The Mariners (0-7) ran their string of losses to 10, despite three apparent game-winning homers by Leon Roberts, who put Seattle in front with fence-clearing drives in the 10th inning in Baltimore, in the 10th in New York and in the eighth in Boston. Each time the Mariners went on to lose.

KC 32-28 CAL 32-31 OAK 32-32 TEX 31-31 CHI 30-31 MINN 26-35 SEA 19-47


By extending their victory streak to nine games, the Red Sox (7-0) increased their divisional lead to seven games, which was more than the combined margins of the other three division leaders. Jim Wright's two-hitter took care of California 5-0, and Luis Tiant's four-hitter silenced Oakland 9-0. Mostly, though, it was the offense that took care of the opposition. The Sox batted .333, with Rick Burleson hitting .387, and Dwight Evans and Carl Yastrzemski drove in nine runs apiece. Five times the Red Sox slugged two homers in a game, Evans belting his 13th, 14th and 15th and Jim Rice his 20th and 21st. And when the Sox needed a plain old single, that was what they got, Carlton Fisk stroking one in the ninth to beat the Angels 10-9 and Yastrzemski getting another in the ninth to finish off the Mariners 5-4.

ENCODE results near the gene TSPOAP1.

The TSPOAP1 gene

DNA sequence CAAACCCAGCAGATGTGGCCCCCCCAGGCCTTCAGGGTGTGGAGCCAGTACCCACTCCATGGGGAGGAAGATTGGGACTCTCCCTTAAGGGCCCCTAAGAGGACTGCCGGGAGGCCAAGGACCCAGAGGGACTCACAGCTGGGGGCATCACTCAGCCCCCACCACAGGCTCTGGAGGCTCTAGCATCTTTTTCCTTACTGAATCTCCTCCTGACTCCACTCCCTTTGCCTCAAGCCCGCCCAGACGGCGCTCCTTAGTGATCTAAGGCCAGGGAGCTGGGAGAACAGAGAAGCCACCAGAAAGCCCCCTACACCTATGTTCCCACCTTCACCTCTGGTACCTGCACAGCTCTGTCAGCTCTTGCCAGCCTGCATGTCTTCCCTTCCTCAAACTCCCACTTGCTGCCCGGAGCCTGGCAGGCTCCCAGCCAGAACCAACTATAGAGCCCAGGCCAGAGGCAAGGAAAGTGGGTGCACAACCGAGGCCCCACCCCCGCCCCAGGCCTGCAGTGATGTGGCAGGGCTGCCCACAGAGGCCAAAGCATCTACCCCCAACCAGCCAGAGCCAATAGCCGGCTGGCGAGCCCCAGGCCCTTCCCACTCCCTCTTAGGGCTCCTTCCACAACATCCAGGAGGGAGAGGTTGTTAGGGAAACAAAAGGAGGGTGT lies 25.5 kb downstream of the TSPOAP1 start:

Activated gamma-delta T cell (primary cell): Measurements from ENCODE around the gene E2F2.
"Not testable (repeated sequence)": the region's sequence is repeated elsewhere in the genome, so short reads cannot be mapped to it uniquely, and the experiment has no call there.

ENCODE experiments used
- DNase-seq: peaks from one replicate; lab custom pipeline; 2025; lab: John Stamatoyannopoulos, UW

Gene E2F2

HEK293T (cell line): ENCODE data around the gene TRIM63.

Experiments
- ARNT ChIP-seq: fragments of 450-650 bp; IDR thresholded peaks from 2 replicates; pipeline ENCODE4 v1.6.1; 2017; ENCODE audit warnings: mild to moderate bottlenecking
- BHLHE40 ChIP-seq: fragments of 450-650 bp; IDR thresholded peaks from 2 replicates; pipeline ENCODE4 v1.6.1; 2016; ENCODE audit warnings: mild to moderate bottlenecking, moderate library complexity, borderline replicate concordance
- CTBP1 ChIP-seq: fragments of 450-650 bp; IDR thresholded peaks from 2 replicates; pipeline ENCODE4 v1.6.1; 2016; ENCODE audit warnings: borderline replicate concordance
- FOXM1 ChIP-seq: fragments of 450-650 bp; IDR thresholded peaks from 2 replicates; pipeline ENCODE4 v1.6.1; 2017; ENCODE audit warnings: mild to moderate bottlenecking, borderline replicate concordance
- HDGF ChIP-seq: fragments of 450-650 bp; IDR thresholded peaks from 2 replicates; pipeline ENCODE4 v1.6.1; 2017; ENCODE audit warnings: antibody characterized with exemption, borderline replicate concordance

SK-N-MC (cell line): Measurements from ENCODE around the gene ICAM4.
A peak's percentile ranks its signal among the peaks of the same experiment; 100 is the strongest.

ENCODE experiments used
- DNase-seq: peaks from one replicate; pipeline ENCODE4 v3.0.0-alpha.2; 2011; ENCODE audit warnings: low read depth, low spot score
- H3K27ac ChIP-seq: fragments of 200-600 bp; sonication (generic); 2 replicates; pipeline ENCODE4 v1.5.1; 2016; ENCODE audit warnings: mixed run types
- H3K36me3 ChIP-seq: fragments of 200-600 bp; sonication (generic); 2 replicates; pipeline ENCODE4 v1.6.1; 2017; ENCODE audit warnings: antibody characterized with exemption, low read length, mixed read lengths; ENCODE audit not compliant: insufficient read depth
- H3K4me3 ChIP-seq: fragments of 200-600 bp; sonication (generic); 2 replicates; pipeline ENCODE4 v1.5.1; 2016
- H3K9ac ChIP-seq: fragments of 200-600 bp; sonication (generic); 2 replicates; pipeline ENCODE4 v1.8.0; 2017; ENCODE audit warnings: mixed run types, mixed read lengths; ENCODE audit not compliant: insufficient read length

Clutch hitting by Roy White and Paul Blair helped New York win five of seven. For the fifth time in his career, White homered from both sides of the plate in one game as the Yankees decked the A's 5-3. In the 10th inning against Seattle, Blair swatted a three-run homer for an 11-9 win.

Baltimore (6-1) got a lift from Rich Dauer, who hit .462; Eddie Murray, who had four homers and eight RBIs; and Larry Harlow, who rapped two game-winning singles. Reliever Don Stanhouse got his 10th and 11th saves, and Shortstop Mark Belanger unofficially saved a 5-4 win over Seattle with four scintillating fielding plays. The starting pitchers were also superb as the Birds' winning streak reached 13 and 17 of 19. Two shutouts were pitched against the A's, Scott McGregor winning 3-0 and Dennis Martinez 6-0. Mike Flanagan (10-4) beat Seattle 3-2 and Oakland 5-4. A 5-2 victory over California gave Jim Palmer a 9-4 record and a 1.86 ERA.